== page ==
Plus, we added support for converters. You can bind properties of lists of a different type to each other. This is interesting if you want to bind UI specific classes to the model layer. When using the JavaFX chart API the data model of the charts is defined by JavaFX specific classes. Since you don’t want to have this classes in the model layer that is shared between client and server you can simply define a converter and bind the model of a chart to your custom bean type. Using such a converter is as easy as a normal binding:

    Additional changes

    Next to this we added some minor features like new convenience methods in the ObservableList and fixed some bugs. A complete list of the changes can be found here.


    Dolphin Platform and Polymer

    December 15th, 2015

    Starting with version 0.7 the Dolphin Platform JavaScript and Polymer API has been released. Now you can easily create desktop, mobile and web clients for your application by using the same controller and presentation model. You only need to change the thin view layer. The Dolphin Platform repository at GitHub already contains a small client server application with a JavaFX based client and a Polymer client. In addition the example contains a Spring Boot tutorial and a KumuluzEE server. By doing so you can select the environment that fits perfectly to your needs. You can find there project here. A short description about the Polymer client API can be found here.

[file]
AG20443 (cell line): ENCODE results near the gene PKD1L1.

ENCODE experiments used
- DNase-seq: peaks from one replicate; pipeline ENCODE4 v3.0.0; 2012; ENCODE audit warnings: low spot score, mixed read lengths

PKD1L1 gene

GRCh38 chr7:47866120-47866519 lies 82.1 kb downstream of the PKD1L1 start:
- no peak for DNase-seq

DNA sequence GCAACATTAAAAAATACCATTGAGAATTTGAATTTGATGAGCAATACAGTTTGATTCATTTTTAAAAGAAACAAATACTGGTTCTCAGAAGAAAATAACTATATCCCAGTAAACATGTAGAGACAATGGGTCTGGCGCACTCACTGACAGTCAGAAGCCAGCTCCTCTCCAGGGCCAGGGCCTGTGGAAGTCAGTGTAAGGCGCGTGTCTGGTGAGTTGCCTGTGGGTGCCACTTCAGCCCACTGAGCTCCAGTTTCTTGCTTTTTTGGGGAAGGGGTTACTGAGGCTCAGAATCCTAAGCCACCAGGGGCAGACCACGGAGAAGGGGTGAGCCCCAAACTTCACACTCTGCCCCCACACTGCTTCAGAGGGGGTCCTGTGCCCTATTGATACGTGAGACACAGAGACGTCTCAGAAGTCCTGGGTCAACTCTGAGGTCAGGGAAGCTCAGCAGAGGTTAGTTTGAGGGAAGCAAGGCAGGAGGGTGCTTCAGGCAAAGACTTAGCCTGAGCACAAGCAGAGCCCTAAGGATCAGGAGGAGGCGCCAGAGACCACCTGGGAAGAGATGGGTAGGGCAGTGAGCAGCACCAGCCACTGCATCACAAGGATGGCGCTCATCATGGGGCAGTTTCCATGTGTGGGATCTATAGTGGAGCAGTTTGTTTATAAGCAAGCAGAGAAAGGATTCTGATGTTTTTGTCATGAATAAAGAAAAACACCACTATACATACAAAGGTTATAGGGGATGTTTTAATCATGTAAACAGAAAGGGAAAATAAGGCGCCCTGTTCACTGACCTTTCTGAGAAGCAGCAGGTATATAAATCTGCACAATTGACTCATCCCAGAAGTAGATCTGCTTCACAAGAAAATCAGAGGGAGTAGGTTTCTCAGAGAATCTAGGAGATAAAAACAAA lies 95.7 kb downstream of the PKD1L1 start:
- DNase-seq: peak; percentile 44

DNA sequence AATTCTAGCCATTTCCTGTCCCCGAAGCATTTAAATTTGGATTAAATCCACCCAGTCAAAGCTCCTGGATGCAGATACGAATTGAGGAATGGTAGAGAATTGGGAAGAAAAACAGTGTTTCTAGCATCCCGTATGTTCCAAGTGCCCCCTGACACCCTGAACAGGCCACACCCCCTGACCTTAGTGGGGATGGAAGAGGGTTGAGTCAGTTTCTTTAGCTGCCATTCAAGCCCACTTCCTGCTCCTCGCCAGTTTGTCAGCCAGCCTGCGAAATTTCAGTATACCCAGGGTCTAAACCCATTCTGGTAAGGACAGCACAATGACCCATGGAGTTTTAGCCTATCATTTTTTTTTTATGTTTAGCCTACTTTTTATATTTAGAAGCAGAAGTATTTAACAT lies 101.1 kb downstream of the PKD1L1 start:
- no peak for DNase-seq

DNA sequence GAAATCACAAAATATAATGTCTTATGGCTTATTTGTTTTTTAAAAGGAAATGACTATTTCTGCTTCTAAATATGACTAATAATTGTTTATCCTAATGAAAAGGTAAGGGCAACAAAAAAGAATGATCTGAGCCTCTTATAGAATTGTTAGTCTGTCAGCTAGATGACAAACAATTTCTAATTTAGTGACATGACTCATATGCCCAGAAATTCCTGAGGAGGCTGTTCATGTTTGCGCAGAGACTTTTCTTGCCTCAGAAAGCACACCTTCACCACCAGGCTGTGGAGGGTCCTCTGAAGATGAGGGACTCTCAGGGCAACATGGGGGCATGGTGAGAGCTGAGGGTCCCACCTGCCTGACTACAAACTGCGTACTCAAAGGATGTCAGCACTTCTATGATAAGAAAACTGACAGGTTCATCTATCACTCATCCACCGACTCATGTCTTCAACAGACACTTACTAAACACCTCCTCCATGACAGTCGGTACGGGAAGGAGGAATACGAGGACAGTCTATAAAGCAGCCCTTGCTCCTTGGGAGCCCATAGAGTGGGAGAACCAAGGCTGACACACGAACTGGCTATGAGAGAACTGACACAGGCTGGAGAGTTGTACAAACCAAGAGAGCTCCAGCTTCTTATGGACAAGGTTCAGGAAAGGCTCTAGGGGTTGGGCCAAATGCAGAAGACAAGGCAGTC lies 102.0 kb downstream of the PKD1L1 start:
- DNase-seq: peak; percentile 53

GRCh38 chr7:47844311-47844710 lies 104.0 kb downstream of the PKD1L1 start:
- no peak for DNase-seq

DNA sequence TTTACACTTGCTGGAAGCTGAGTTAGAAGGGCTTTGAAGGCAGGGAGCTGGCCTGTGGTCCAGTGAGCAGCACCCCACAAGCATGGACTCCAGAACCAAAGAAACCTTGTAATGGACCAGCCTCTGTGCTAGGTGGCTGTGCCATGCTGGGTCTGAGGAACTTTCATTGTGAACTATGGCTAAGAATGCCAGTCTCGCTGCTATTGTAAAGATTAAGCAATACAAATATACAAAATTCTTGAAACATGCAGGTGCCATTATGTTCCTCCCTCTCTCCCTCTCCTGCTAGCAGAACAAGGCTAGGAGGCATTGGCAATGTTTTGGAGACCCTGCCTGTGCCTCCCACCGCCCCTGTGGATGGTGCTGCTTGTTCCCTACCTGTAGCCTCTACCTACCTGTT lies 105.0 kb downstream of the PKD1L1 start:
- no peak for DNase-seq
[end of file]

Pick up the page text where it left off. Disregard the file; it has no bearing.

Dolphin Platform Jumpstart

    December 1st, 2015

    Starting with a new technology is often hard. Even if the technology is documented and follows the pattern and structures that you already know from other APIs or frameworks the initial start is always a problem. To simplify this start when working with the Dolphin Platform, we created a first Maven archetype that creates a simple client server application.

    This application is an ideal starting point to play with the Dolphin Platform framework, learn the APIs or directly start your own application based on Dolphin Platform.

    The Maven multi module project that is created by using this first archetype contains a Spring Boot based server and a JavaFX client. With this archetype you can create your own project directly in an IDE like IntelliJ or by using the shell. If you want to use the shell you need maven on your system. IDEs like IntelliJ contain a bundled Maven instance and you don’t need to install anything on your system (without the IDE).

    The following video shows how you can create your first Dolphin Platform application in 1 minute by using IntelliJ:

    We will post about other IDE and the commandline usage later.

    If you have any questions about Dolphin Platform you can now use the “dolphin-platform” tag at stackoverflow. If you are new to Dolphin Platform you can find general information and tutorials on the Dolphin Platform website.


    Dolphin Platform in 15 minutes @ Nighthacking

    November 11th, 2015

    Michael Heinrichs and Hendrik Ebbers were interviewed at Devoxx about the Dolphin Platform. In this interview they explain the benefits of the framework and show some code: